Benda said that politics was now a part of the ordinary man's life in a way it had never been before. I agree, and I do observe that the two great umbrellas are, in general Right and Left. Note that I have not said one is better than the other. Benda would just as readily condemn an intellectual in the Catholic Center if that intellectual were trying to conform the world to his vision.

      I find that if you know A about someone, it is likely you know B, C, D, E, and F about him, too. I am sure there are pro-abortion, Latin-Mass-going, NRA members who's favorite blogger is Mark Shea, but I am sure you would agree they are few. So perhaps Right and Left are not useless in this rough-and-ready context of where people live.

      If a "traitor" is an intellectual who applies his mind to a philosophy that departs from the traditional role of the intellectual -- dealing in universal truths for the universal man -- then one on the political right may just as easily be a traitor as one on the political left.

      Remember, Benda's definition of a traitorous intellectual is one who applies his talents to "realism," or advancing particular real-world programs or themes: "the German Völk;" "100% Americanism;" "political Conservatism;" "political Liberalsm."

      If an intellectual is in the trenches providing ammunition for wide gun ownership, rolling back homosexual influence, promoting American exceptionalism, quashing the teaching of evolution in the classroom, muzzling the Russian Bear, restricting immigration, eliminating nudity on television, promoting larger families, etc. etc. etc. then he would be just as much a traitor - in the context of this continuing discussion, which should not be forgotten - as an intellectual of the Left.

      In general - and now this is the Bear, not Benda - the Left of our time is far more guilty of the sort of special pleading that is emblematic of "la trahison des clercs." A conservative will probably not object to a manger scene and a menorah in the public square. A liberal has a visceral horror of both, and will fanatically fight the natural, human expression of humanity's universal religious impulse and impose the narrow, momentary and inhuman fad of atheism.

      A conservative will likely simply accept the biological and time-honored convention of separate restrooms for men and women without a thought. It is the liberal who must slice humanity into as many slivers as possible - 71 Facebook "genders" - and each one must have its own philosophy and philosophers intent on "realism," e.g. making sure their constituency imposes its will on everyone else.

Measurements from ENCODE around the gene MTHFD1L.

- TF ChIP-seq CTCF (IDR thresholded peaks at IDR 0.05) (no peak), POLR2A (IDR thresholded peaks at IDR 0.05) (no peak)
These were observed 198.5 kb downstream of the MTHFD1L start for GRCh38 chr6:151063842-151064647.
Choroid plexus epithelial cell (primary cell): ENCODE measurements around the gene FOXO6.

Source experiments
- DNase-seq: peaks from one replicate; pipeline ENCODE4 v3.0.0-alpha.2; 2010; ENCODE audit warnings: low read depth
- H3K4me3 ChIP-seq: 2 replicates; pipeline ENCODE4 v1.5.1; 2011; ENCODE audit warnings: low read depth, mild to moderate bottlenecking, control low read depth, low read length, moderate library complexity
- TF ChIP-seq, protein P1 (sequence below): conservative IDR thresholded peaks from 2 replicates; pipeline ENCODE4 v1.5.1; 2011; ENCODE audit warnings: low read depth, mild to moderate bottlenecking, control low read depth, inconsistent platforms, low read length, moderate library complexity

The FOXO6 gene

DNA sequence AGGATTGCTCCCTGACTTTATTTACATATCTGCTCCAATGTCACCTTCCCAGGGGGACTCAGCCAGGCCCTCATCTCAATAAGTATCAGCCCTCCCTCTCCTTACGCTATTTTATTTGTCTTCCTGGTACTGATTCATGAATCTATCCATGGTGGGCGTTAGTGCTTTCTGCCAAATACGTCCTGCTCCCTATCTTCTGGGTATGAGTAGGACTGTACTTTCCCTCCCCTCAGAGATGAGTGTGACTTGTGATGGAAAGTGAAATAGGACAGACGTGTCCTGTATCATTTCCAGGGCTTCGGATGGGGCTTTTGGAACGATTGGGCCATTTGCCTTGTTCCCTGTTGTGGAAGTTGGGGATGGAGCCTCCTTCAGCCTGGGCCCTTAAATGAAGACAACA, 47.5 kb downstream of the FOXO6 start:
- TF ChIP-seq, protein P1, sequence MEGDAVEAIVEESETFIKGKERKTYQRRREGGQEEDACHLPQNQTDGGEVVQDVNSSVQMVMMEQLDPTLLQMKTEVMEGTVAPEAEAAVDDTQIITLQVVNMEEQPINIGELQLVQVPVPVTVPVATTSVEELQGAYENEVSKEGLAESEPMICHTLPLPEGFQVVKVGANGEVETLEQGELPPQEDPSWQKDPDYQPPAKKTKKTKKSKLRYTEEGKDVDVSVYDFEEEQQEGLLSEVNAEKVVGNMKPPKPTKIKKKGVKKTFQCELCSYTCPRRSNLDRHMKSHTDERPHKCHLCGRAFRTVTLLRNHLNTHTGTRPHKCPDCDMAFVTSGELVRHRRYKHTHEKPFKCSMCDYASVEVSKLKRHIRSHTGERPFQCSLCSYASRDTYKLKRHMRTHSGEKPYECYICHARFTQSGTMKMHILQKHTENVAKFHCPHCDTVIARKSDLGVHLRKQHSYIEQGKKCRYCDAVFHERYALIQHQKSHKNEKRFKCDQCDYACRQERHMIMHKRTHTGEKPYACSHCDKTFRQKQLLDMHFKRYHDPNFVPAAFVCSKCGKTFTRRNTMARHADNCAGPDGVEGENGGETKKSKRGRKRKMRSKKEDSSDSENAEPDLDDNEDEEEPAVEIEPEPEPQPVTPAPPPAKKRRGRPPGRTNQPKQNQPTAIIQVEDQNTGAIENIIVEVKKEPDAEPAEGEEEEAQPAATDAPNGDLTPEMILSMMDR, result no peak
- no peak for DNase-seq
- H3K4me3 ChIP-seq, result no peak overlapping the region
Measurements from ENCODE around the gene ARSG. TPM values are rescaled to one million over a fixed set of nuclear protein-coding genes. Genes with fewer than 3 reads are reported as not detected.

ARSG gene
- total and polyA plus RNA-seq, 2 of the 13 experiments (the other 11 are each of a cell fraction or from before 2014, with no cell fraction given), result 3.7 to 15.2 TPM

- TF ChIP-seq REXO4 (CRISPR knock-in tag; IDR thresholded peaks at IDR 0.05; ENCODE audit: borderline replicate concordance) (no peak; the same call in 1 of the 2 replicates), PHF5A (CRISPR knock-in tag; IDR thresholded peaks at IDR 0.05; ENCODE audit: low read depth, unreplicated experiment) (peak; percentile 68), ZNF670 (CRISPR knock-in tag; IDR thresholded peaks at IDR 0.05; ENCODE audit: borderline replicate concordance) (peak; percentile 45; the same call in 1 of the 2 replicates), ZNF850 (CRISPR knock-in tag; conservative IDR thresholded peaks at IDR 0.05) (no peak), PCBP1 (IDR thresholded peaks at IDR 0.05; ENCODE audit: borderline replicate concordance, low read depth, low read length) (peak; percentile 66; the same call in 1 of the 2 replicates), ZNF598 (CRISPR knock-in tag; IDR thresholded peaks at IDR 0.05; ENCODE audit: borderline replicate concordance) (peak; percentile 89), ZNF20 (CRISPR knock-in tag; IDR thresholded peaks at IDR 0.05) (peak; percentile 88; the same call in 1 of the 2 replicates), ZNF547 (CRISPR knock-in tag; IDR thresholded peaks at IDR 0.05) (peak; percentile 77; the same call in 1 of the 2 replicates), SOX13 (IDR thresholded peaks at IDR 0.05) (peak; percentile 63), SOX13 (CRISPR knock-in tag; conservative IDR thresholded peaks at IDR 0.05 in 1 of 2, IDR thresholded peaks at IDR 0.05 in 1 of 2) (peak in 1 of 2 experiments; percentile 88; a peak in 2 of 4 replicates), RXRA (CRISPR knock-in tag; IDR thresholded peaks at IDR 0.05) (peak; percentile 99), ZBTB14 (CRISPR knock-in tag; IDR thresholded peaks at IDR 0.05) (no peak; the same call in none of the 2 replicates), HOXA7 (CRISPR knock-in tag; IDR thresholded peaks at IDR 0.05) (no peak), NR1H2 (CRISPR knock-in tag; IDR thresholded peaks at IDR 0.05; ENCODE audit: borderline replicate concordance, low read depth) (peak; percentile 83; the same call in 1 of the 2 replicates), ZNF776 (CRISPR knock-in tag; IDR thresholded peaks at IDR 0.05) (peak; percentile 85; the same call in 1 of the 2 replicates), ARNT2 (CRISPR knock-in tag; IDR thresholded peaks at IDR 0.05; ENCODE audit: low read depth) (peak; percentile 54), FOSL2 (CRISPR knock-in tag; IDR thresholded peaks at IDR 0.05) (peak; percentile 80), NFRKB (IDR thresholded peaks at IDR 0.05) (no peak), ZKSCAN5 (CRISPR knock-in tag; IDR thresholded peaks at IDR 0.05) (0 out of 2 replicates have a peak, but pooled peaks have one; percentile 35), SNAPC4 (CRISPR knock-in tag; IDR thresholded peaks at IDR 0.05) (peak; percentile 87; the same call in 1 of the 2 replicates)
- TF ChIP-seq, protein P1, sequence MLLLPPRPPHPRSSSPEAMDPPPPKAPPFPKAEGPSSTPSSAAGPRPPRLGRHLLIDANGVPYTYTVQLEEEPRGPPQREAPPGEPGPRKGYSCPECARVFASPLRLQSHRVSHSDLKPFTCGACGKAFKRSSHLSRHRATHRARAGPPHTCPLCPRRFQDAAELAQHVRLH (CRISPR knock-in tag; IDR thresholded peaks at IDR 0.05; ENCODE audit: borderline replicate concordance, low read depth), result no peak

Liberals admire the so-called "superior American Indian culture and spirituality" so much that they will go so far as to actually pretend to be an Indian. (Or black.) "Identity politics" is la trahison des clercs writ on a hillside as big as the "Hollywood" letters.

      Inasmuch as conservatism naturally reflects the less particular, rejects the fever of intellectual fads, and is oriented toward eternal truths, then conservatism is less disposed by nature to treason.

      Of course, once conservatives apply their talents to "realism," i.e. practical results, they are just as treasonous. See "neconservativism" and the gospel of militarily spreading democracy to people who have no use for it. Of course today, people can hardly conceive of a true intellectual, one who is not an advocate for the particular.

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    2. Why was Pope Pius XII not a traitor to the Church, and the West, and what makes Pope Francis a traitor to the Church and the West? If you can answer that question in the most general terms possible, you will understand what Benda is saying.

      Pope Francis is not a universal thinker. To him, everything is a "case" he witnessed in Argentina, a "pastoral exception," a "cause." His is theology by anecdote. This is how Leftists think: they do not have a mind for universal scope that can derive fundamental truths. (It also appears he shares the Leftist's peculiar need of cultural approval and "relevance.")

      Pope Francis has never uttered a single word of unqualified application to everybody. He has never once said that, "Everybody needs the Catholic Church to attain Heaven and avoid Hell." It is telling how in Pope Video One, Francis's handlers have to divide people up into four religions, only one of which is even Christian. Division is the signature of the traitor.

      Now, one might argue that such a view is actually MORE universal, because it includes everyone in a single, overarching religious truth that recognizes their common humanity.

      And, yes. That would be correct. For an intellectual who was not Pope. An intellectual ceases to be one when he embraces "realism" (results). A Pope is a special case. The universality that gives him legitimacy as an intellectual is the universality of the Catholic religion. In his proper sphere, he is an advocate, even a chauvinist. It would be wrong for a German Catholic priest to give a homily in WWI about the colonial aspirations of Germany, and the martial excellence of the German people. But what if a German Catholic priest stood up and gave a homily that a German Catholic priest could have given 700 years ago? A timeless message of love of God, and repentance?

      Benda did not speak much about religious intellectuals. I think he would have thought it to be an oxymoron, since religious leaders should definitely have an objective in mind. He did talk about how religious thinking could become mired in politics.